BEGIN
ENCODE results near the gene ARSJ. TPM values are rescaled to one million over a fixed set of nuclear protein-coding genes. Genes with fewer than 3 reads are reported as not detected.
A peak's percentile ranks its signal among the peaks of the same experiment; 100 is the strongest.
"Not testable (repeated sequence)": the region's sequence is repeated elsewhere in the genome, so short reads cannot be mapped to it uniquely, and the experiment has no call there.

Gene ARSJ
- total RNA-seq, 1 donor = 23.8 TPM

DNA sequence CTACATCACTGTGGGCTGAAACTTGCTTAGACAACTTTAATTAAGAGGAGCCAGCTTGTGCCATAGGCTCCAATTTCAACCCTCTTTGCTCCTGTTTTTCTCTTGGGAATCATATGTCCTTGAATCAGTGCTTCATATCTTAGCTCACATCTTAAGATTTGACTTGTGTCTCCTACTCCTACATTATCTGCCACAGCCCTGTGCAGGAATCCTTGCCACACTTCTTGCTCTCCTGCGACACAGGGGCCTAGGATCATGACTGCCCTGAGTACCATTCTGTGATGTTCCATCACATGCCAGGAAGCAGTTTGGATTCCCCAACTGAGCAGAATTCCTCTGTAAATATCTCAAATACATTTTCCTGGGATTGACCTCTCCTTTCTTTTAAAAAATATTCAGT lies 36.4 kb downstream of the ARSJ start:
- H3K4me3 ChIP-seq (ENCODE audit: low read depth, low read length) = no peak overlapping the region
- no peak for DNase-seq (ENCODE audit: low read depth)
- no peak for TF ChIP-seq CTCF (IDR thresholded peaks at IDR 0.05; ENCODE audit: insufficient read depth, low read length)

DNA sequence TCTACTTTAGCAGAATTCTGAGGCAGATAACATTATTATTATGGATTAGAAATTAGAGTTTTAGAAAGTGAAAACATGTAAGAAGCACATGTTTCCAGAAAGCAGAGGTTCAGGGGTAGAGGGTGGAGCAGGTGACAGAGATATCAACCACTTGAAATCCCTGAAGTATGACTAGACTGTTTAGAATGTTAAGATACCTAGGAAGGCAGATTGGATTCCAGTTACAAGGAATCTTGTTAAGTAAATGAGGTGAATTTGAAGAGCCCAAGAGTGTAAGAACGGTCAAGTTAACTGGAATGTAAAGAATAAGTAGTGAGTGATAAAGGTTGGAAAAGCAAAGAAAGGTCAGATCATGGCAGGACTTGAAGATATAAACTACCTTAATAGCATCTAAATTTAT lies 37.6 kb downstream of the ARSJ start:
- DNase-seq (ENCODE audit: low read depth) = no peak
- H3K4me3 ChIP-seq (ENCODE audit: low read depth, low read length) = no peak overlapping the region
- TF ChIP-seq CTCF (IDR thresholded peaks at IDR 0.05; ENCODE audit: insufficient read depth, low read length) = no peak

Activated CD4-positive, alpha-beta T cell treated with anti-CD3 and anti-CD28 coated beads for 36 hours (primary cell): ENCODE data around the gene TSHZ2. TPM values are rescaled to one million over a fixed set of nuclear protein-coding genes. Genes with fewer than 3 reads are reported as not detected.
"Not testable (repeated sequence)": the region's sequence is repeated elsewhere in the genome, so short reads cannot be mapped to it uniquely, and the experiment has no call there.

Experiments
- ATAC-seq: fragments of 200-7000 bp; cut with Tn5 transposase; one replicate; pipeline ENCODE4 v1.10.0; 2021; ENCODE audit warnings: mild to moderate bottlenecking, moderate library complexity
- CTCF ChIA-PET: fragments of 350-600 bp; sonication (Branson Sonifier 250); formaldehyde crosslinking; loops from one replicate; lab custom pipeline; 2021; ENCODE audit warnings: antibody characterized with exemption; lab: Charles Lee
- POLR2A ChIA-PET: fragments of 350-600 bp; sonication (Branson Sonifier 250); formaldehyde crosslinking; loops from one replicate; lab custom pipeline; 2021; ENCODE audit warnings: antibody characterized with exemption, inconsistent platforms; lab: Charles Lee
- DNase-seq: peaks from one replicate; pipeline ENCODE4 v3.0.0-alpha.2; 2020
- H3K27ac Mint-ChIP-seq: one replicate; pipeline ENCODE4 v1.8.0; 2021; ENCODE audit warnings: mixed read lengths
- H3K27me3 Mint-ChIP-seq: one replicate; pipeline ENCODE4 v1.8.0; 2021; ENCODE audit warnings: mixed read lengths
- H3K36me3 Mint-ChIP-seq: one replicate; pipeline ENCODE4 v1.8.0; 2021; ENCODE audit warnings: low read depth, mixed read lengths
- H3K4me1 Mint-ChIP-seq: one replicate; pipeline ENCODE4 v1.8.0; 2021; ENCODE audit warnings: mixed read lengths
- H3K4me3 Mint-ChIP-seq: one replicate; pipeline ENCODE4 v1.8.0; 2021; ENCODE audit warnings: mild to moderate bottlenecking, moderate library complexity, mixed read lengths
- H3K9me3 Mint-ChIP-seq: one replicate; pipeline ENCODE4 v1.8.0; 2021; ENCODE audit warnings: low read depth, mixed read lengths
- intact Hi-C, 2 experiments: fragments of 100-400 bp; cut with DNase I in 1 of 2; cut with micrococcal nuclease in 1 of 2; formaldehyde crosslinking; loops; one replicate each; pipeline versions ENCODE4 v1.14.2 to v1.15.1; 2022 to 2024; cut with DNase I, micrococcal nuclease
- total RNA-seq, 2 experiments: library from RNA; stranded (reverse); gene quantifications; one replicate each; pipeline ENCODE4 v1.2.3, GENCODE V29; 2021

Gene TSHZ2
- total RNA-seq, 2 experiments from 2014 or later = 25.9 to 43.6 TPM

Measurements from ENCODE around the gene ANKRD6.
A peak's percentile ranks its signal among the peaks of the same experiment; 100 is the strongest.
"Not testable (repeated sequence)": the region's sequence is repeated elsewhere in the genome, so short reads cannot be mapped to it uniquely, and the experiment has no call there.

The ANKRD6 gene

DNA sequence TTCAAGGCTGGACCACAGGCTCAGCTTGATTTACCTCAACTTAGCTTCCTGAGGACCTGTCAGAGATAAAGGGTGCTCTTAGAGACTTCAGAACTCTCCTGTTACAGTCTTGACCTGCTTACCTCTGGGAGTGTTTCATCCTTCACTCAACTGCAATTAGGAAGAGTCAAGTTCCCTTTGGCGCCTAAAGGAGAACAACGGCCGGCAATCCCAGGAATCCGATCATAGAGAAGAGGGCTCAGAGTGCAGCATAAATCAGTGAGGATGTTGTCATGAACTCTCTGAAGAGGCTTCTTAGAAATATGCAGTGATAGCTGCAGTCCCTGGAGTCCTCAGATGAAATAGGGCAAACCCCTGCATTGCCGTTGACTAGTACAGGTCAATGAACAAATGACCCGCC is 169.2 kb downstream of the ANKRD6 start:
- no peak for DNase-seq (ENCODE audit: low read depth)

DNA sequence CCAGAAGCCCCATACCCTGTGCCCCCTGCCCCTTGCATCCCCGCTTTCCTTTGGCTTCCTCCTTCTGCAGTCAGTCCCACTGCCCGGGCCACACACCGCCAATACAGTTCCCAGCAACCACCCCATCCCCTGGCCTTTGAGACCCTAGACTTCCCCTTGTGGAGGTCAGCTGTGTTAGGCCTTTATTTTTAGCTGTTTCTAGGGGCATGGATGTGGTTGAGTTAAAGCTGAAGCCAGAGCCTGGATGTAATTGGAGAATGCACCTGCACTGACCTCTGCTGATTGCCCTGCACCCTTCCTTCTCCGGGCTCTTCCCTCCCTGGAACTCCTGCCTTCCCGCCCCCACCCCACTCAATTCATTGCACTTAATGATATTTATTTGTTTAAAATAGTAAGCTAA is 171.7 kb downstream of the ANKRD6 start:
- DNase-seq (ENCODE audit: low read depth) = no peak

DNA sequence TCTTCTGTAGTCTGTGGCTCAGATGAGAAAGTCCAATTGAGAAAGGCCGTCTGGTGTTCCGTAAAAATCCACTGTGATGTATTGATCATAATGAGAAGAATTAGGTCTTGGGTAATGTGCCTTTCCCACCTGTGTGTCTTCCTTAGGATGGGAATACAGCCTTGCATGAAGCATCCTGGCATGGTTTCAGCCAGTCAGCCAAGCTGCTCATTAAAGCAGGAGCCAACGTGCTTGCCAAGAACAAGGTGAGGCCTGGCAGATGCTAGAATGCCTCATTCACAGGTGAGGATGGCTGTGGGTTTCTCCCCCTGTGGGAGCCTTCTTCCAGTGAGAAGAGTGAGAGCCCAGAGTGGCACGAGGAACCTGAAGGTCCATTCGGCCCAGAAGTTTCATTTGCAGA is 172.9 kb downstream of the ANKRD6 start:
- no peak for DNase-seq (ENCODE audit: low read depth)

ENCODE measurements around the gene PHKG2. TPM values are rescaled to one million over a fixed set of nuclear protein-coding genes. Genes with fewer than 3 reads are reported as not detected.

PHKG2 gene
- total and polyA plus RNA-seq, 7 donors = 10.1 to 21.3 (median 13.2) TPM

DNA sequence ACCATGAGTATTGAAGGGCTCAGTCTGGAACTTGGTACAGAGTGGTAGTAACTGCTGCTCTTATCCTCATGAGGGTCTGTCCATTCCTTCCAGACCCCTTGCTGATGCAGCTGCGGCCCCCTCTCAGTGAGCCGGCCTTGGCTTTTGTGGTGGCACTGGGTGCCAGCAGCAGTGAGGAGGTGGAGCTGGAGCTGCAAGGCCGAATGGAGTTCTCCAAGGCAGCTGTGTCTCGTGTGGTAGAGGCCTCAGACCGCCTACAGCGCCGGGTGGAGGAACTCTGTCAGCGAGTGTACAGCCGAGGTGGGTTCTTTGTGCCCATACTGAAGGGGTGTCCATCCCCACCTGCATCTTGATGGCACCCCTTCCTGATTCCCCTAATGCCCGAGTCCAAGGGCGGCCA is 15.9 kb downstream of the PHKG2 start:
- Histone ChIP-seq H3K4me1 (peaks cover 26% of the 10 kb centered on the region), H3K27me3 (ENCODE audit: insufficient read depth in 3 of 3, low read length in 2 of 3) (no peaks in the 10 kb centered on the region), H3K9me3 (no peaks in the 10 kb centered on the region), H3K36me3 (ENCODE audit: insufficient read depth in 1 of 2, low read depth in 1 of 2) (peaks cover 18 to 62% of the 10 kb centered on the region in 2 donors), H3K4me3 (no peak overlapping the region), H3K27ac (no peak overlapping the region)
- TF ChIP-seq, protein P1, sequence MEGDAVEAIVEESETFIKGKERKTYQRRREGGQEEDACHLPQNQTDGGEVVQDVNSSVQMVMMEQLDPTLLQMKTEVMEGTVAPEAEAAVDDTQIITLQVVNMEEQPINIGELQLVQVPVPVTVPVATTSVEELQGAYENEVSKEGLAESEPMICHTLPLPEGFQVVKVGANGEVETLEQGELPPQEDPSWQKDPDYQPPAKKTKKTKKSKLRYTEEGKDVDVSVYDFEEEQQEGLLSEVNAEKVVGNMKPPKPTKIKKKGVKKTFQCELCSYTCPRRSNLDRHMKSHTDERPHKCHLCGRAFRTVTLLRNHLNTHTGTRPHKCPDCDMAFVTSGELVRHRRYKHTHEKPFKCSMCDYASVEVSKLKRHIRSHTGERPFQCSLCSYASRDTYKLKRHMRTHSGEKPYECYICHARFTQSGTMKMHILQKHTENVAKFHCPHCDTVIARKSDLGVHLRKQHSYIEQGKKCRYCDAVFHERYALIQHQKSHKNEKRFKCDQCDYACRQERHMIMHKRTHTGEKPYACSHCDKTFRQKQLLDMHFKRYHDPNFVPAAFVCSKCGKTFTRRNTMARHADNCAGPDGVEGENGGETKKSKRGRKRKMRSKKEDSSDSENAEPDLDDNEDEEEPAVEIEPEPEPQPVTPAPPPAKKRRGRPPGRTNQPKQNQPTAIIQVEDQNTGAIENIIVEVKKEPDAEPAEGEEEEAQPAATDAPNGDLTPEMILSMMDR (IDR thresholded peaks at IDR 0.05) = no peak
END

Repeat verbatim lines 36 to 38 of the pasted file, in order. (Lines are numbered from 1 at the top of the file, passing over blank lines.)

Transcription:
- no peak for DNase-seq (ENCODE audit: low read depth)

DNA sequence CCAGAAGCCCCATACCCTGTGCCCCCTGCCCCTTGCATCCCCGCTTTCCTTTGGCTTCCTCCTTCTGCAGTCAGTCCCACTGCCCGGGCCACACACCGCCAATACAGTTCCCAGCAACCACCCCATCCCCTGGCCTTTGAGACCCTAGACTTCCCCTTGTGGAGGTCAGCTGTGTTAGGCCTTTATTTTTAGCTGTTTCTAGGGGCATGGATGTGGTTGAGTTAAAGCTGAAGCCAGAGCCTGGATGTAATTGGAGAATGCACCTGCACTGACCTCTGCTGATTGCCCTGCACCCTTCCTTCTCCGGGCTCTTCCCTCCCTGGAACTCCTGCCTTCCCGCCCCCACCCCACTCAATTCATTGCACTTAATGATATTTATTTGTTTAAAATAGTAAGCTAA is 171.7 kb downstream of the ANKRD6 start:
- DNase-seq (ENCODE audit: low read depth) = no peak